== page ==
I can’t die; I got two kids and my wife doesn’t fucking work, so I don’t get to die. 
And this, now, is the philosophical response I would give to Camus. The problem I took up in that paper was produced by the intersection between the seeming absurdity of our day-to-day processes of living and the death of God. Camus saw that there was a problem riven into modern life. God once played the role of framing life, of being the framework in which meaning was constituted—no longer. And the increasing mechanization of life, symbolized (and literalized) by the clock, produces the feeling of a succession of days without success, unending—up goes the boulder, and down it goes for tomorrow. In effect, these two patterns of answer—my interlocutor’s answer of Christ, my answer of fleshy neighbors—are simply two different attempts to grasp one horn over the other of the dilemma of modernity, so structured. He doubles down on Christ, denying God is dead; I double down on day-to-day life, denying it is absurd.
Camus thought the ultimate philosophical question was of suicide: why shouldn’t I commit suicide? Louis CK suggests quite plainly how taking seriously your obligations to others answers Camus’ question—his entire act is almost a concession to the absurdity, which heightens the sense of moral responsibility and obligation we continually flout but must find within ourselves if we are to be good people. Even if I wanted to die, Louis CK says, I don’t get to.
4. Denying that life is absurd and finding meaning in the arms of others is a much more fragile pattern of answers, given that people can betray you, and no one is entitled to love from any particular person. We might be able to say that every person is entitled to love, but that does not mean that any person is entitled to fulfill that as their unique obligation.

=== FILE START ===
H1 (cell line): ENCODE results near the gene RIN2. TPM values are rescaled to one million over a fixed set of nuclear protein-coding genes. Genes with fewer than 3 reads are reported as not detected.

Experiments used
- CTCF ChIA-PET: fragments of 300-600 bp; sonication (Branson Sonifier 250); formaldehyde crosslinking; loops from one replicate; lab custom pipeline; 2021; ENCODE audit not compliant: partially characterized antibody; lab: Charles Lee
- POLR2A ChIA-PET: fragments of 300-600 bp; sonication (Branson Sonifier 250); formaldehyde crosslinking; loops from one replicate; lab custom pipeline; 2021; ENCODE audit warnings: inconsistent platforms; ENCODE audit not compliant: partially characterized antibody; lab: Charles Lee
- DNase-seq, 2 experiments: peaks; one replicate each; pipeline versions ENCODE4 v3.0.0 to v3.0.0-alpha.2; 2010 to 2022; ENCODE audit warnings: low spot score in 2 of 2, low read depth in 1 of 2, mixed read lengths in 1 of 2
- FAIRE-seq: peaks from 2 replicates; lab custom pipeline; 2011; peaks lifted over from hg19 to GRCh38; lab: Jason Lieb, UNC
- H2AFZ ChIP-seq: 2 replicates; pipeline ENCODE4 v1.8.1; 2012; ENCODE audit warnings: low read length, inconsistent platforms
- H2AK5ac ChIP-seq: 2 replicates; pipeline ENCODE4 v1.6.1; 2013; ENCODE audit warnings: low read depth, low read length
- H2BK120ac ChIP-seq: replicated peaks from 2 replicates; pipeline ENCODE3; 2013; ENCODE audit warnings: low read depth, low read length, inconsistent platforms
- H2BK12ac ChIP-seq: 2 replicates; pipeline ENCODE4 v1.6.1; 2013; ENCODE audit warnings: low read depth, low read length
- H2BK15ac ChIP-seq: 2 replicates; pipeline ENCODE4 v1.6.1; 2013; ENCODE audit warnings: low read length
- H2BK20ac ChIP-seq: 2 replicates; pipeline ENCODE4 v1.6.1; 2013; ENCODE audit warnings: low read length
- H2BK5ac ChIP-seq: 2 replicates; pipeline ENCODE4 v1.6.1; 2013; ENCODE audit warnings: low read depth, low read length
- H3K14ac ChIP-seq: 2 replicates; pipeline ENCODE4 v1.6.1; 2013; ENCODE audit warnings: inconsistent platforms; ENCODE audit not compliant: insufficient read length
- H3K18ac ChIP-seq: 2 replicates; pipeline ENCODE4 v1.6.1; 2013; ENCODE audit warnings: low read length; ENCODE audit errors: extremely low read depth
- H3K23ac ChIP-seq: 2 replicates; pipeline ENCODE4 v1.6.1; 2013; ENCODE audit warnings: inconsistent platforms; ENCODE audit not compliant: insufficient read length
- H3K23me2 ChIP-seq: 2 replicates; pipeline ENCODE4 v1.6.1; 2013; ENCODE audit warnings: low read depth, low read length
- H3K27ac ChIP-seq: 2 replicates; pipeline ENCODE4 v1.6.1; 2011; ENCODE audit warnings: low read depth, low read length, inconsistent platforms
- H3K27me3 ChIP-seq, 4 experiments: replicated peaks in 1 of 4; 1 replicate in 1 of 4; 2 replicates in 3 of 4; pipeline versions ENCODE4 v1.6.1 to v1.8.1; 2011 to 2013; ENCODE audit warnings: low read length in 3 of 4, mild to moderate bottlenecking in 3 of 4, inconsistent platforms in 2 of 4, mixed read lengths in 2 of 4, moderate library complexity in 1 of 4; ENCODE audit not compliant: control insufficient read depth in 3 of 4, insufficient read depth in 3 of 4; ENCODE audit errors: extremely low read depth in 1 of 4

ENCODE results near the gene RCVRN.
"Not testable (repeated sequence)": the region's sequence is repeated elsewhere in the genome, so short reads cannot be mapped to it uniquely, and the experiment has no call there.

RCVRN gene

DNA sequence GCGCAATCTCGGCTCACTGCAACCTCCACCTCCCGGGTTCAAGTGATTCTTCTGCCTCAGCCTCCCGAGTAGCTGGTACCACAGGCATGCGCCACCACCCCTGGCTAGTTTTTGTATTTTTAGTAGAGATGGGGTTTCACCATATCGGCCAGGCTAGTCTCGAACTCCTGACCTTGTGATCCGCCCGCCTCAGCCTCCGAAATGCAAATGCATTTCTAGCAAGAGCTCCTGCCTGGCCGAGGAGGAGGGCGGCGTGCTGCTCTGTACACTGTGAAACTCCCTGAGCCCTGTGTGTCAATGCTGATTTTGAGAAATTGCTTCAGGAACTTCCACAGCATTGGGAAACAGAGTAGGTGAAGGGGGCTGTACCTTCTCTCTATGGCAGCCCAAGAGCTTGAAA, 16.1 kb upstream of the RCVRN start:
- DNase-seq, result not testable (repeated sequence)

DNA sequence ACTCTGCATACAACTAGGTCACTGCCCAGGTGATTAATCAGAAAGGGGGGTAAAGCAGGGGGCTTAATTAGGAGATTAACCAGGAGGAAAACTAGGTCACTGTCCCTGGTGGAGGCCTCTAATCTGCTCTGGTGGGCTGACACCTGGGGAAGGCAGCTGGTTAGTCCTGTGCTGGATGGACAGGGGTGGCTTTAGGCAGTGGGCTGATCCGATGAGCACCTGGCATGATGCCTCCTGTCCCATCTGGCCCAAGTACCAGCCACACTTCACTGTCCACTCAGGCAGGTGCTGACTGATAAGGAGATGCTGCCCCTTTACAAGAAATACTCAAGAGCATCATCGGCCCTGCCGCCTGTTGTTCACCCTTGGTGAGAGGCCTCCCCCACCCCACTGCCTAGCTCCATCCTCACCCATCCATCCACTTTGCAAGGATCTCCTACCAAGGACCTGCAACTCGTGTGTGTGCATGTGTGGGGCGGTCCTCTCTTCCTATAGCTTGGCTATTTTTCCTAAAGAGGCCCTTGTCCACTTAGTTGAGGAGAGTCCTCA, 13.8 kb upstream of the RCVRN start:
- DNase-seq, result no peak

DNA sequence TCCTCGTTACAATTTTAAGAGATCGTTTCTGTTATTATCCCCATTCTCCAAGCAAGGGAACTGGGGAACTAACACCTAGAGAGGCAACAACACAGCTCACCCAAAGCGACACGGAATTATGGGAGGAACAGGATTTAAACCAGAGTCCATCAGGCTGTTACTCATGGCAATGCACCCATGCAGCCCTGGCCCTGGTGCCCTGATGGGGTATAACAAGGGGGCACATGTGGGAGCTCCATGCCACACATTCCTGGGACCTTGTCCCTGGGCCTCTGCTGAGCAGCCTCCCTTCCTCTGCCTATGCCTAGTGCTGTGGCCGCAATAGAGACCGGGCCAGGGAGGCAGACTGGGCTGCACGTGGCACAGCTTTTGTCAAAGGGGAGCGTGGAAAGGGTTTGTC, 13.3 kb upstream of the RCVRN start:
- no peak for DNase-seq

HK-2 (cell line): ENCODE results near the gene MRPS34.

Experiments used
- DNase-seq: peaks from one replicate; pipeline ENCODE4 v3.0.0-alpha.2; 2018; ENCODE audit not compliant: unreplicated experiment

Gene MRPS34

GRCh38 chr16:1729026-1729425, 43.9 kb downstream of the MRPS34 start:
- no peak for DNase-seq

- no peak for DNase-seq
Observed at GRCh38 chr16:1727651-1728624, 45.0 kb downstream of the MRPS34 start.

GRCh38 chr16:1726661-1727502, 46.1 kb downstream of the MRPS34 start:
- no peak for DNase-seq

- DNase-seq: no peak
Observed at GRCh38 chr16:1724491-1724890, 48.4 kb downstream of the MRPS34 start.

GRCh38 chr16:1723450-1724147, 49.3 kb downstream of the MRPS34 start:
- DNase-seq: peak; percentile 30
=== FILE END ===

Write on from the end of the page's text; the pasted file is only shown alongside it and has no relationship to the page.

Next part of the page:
Love from fleshy others takes work. Claiming the attention of others is as delicate a dance as the practice of reason, of the giving and asking for reasons, the exchange of assertions and claims about why you do or think a thing. Jesus’ love isn’t like that; He loves you no matter what. That, I think, speaks to the continued pull of Christian teachings. But it doesn’t speak against pouring your heart into others as opposed to the absurdly easy love of Christ.
 You can find a list of those essays and my grading of them here.
One particularly weird one I had fun with I wrote about in “How Not to Start a Philosophical Conversation.” For an earlier autobiographical reflection on the “Absurdity” essay, in which I rain on my earlier self’s parade, see “Second Thoughts on Existentialism.” It has perhaps the greatest pun I’ve ever made (though “How Not to” has a good one, too).
 The Camus is from The Myth of Sisyphus, and the passage is from the beginning of the section of “Absurdity” entitled “Life Is Absurd.”
 This is from Shameless. You can listen to a clip of this joke here. I agree with the makers of that website—Louis CK is one of the most philosophically substantive comedians working today.